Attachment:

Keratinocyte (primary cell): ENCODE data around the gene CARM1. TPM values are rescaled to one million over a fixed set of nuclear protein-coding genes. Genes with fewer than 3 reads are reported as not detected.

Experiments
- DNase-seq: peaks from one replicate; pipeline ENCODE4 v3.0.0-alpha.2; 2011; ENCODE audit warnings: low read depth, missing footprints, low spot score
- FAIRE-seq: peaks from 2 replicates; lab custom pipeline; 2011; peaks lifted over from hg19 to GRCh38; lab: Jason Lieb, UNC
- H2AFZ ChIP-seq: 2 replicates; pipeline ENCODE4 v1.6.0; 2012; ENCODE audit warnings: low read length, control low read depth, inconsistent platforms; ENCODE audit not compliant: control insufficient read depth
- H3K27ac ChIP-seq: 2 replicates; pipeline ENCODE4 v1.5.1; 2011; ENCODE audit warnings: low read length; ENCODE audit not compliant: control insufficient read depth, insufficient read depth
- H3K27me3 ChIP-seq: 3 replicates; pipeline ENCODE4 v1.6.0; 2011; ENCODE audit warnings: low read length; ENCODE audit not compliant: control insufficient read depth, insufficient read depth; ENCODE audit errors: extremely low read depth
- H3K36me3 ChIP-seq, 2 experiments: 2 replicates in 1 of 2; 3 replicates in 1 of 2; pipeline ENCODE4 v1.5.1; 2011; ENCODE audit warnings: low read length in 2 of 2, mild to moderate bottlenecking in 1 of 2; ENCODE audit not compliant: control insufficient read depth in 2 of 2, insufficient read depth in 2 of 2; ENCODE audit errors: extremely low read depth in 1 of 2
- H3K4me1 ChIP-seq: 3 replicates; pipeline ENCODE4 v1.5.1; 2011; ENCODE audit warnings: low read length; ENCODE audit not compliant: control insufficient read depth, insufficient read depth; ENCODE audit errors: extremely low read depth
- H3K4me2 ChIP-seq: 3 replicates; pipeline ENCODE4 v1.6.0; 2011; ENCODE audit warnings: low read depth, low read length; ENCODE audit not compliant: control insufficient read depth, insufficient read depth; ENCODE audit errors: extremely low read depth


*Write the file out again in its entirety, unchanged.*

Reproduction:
Keratinocyte (primary cell): ENCODE data around the gene CARM1. TPM values are rescaled to one million over a fixed set of nuclear protein-coding genes. Genes with fewer than 3 reads are reported as not detected.

Experiments
- DNase-seq: peaks from one replicate; pipeline ENCODE4 v3.0.0-alpha.2; 2011; ENCODE audit warnings: low read depth, missing footprints, low spot score
- FAIRE-seq: peaks from 2 replicates; lab custom pipeline; 2011; peaks lifted over from hg19 to GRCh38; lab: Jason Lieb, UNC
- H2AFZ ChIP-seq: 2 replicates; pipeline ENCODE4 v1.6.0; 2012; ENCODE audit warnings: low read length, control low read depth, inconsistent platforms; ENCODE audit not compliant: control insufficient read depth
- H3K27ac ChIP-seq: 2 replicates; pipeline ENCODE4 v1.5.1; 2011; ENCODE audit warnings: low read length; ENCODE audit not compliant: control insufficient read depth, insufficient read depth
- H3K27me3 ChIP-seq: 3 replicates; pipeline ENCODE4 v1.6.0; 2011; ENCODE audit warnings: low read length; ENCODE audit not compliant: control insufficient read depth, insufficient read depth; ENCODE audit errors: extremely low read depth
- H3K36me3 ChIP-seq, 2 experiments: 2 replicates in 1 of 2; 3 replicates in 1 of 2; pipeline ENCODE4 v1.5.1; 2011; ENCODE audit warnings: low read length in 2 of 2, mild to moderate bottlenecking in 1 of 2; ENCODE audit not compliant: control insufficient read depth in 2 of 2, insufficient read depth in 2 of 2; ENCODE audit errors: extremely low read depth in 1 of 2
- H3K4me1 ChIP-seq: 3 replicates; pipeline ENCODE4 v1.5.1; 2011; ENCODE audit warnings: low read length; ENCODE audit not compliant: control insufficient read depth, insufficient read depth; ENCODE audit errors: extremely low read depth
- H3K4me2 ChIP-seq: 3 replicates; pipeline ENCODE4 v1.6.0; 2011; ENCODE audit warnings: low read depth, low read length; ENCODE audit not compliant: control insufficient read depth, insufficient read depth; ENCODE audit errors: extremely low read depth